Recommendation #2: The GC should set a concrete goal to convert inert data available on their websites into a dynamic open format within the next year. This includes data that is available on public websites from all departments and agencies. If information is publicly available on government websites then it must also be available openly. Data that is only available on physical disks or in a printed format must be converted.
A large amount of OD users are scraping public websites without appropriate licenses. This is an obvious indication that information published on public websites is both needed by OD users and currently unavailable in open format. With a growing number of users wanting to use OD in subsequent projects and the benefits that can be achieved from making more data available, this is a cost-effective approach for the GC to publish data that users are requesting. In addition, this would help support the academic community which are the biggest users of OD and would improve transparency with advocacy and special interest groups which lobby governments for more data to be published.
There are several initiatives from other jurisdictions that could be leveraged to help implement standards, guidelines, and lessons learned from other government departments.
Recommendation #3: The GC needs to identify guidelines and standards for the publishing of OD. A lack of consistency of common formats across departments was identified as an issue for combining datasets which was caused by the lack of defined standards and procedures. This lack of standards only increases costs and time delays for groups needing to aggregate datasets. Additionally, since members of the academic community are the biggest users of macro data available from the GC, the lack of standards is obstructing future innovation from research and development within Canada.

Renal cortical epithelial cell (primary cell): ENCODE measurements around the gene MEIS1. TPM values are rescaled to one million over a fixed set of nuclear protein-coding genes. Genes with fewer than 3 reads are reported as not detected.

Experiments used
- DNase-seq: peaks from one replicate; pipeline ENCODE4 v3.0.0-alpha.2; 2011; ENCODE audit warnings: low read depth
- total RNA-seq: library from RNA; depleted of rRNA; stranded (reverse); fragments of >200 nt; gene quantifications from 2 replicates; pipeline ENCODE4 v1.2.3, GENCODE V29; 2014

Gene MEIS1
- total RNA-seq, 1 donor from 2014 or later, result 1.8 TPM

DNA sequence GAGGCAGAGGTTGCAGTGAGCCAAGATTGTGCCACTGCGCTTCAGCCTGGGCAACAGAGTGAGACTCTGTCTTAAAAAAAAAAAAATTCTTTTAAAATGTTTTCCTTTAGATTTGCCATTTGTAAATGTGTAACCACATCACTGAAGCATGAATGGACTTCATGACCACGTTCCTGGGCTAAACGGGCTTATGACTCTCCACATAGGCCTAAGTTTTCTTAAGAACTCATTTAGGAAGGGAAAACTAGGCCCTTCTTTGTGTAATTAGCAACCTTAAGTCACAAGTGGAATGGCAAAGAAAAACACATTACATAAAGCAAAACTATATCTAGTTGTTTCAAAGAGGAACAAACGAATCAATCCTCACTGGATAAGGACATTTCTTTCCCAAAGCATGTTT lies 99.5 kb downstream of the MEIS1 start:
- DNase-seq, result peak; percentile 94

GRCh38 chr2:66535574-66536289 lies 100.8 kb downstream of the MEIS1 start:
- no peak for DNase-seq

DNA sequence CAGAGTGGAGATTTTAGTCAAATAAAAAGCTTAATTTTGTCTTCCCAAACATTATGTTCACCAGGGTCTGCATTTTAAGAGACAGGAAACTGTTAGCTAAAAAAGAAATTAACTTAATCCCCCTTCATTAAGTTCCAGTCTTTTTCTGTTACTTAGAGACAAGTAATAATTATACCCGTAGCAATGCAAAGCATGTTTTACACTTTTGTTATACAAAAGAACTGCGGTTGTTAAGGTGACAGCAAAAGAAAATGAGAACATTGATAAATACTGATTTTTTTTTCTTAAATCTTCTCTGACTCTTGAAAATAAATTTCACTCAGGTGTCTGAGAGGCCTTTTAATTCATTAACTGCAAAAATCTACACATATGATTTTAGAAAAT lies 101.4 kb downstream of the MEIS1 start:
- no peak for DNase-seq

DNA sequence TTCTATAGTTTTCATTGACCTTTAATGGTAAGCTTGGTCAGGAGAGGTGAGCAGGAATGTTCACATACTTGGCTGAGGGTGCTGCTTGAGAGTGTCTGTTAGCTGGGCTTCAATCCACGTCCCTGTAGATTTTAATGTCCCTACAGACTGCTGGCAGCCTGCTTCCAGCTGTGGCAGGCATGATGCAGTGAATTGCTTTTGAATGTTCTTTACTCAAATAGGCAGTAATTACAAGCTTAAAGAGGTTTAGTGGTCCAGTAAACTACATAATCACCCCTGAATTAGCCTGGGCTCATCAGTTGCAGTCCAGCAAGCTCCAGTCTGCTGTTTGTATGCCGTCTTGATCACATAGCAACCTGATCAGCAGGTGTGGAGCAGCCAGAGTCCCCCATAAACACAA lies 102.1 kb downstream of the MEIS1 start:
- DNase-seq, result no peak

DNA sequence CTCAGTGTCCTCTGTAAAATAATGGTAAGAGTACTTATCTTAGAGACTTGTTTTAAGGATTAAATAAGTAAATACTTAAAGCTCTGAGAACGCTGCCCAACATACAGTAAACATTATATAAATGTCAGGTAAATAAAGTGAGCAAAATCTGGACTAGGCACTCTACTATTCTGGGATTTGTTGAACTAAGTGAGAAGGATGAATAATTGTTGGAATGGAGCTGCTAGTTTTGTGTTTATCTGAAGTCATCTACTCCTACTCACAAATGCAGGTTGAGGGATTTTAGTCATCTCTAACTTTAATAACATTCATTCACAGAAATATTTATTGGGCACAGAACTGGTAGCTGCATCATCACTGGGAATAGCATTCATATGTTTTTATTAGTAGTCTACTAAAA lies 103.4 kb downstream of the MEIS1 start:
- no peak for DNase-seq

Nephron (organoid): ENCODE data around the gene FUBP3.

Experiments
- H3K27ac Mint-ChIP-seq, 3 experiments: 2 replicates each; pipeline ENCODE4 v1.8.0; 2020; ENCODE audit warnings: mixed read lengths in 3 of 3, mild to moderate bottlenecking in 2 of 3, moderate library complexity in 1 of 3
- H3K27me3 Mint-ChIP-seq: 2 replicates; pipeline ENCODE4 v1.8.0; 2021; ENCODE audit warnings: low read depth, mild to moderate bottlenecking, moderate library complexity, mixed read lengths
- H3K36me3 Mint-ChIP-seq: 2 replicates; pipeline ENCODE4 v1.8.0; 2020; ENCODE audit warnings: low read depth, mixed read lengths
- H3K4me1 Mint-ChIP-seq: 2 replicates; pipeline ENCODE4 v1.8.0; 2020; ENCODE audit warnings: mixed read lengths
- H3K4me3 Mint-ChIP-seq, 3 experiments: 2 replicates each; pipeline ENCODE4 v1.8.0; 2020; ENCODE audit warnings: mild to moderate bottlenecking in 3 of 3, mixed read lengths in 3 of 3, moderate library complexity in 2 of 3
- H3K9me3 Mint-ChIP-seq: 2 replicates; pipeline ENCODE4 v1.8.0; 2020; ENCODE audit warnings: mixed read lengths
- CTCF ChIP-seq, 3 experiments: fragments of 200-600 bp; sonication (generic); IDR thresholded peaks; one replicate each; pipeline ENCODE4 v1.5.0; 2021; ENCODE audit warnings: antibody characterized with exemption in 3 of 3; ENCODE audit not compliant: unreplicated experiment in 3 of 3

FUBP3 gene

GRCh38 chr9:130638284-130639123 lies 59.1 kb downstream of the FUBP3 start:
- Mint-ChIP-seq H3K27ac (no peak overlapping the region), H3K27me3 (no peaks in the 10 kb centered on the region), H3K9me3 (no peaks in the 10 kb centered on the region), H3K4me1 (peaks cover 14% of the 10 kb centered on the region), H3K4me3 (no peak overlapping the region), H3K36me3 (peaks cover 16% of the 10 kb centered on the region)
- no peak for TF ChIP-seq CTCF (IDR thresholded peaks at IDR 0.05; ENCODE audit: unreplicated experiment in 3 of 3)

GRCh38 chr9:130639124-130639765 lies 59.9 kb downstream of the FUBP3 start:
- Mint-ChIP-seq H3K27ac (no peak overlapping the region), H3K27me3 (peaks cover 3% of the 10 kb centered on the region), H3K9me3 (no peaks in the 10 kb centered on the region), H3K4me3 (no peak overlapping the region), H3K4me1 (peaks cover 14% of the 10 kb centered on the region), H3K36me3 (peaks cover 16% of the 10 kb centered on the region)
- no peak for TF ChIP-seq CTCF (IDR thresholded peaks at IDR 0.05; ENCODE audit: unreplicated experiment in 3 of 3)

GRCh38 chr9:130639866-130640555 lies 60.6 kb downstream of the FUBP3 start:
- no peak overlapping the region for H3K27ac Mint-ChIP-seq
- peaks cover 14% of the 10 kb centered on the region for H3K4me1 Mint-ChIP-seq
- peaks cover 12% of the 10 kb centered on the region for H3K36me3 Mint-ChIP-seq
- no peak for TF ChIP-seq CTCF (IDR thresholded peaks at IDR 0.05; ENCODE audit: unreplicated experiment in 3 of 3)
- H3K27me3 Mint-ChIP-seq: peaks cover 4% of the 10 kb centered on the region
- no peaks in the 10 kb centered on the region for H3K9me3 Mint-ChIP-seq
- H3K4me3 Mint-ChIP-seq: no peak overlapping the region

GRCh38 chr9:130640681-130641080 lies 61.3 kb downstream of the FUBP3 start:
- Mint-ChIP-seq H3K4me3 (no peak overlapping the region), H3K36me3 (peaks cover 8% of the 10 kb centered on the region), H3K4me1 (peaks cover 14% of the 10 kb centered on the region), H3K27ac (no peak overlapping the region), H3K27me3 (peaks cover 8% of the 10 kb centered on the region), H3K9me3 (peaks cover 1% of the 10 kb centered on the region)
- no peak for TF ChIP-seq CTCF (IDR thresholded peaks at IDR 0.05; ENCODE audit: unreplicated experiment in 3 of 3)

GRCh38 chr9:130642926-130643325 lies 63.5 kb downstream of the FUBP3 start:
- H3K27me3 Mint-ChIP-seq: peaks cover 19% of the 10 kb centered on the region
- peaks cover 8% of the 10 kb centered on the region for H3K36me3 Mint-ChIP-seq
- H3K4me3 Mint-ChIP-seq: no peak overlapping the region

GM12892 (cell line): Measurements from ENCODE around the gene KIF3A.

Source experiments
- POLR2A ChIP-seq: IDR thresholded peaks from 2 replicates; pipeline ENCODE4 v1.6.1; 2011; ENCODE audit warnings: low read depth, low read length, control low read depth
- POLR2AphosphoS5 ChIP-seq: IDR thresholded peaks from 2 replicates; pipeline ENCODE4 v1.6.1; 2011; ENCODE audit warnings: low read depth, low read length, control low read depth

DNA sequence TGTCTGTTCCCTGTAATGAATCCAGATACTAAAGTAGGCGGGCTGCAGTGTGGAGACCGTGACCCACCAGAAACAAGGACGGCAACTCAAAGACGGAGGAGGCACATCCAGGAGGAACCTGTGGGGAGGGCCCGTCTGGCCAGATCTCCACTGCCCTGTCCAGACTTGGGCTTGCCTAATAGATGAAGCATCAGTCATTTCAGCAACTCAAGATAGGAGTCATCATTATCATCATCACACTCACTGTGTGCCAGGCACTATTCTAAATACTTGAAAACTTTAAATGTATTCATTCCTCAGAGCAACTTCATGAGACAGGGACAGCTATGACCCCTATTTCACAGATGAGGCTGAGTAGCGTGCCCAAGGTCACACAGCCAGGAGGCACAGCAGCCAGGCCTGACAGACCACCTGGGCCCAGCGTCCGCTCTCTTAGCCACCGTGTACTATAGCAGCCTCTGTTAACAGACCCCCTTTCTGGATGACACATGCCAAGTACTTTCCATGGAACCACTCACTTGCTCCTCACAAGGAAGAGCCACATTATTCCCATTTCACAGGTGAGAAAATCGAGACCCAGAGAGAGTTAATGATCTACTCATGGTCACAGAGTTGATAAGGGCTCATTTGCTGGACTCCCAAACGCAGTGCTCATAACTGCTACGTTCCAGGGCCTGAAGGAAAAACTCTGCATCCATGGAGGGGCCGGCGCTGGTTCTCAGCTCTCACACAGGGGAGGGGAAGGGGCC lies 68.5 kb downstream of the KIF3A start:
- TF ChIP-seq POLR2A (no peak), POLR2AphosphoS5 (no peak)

The GC needs to work in collaboration with other jurisdictions to establish standards for metadata and geographic information. Furthermore, tools and procedures are required to help departments and agencies to manage OD. Existing work within other departments like Statistics Canada and Natural Resources Canada could be leveraged for the process of identifying potential standards for publishing geospatial datasets. In addition, the GC should participate in international initiatives for the development of standards and best practices. The European Commission is working on an initiative for a common standard, as is the Open Data Institute in the UK. Providing common standards will help aggregated data and gain added benefits from OD.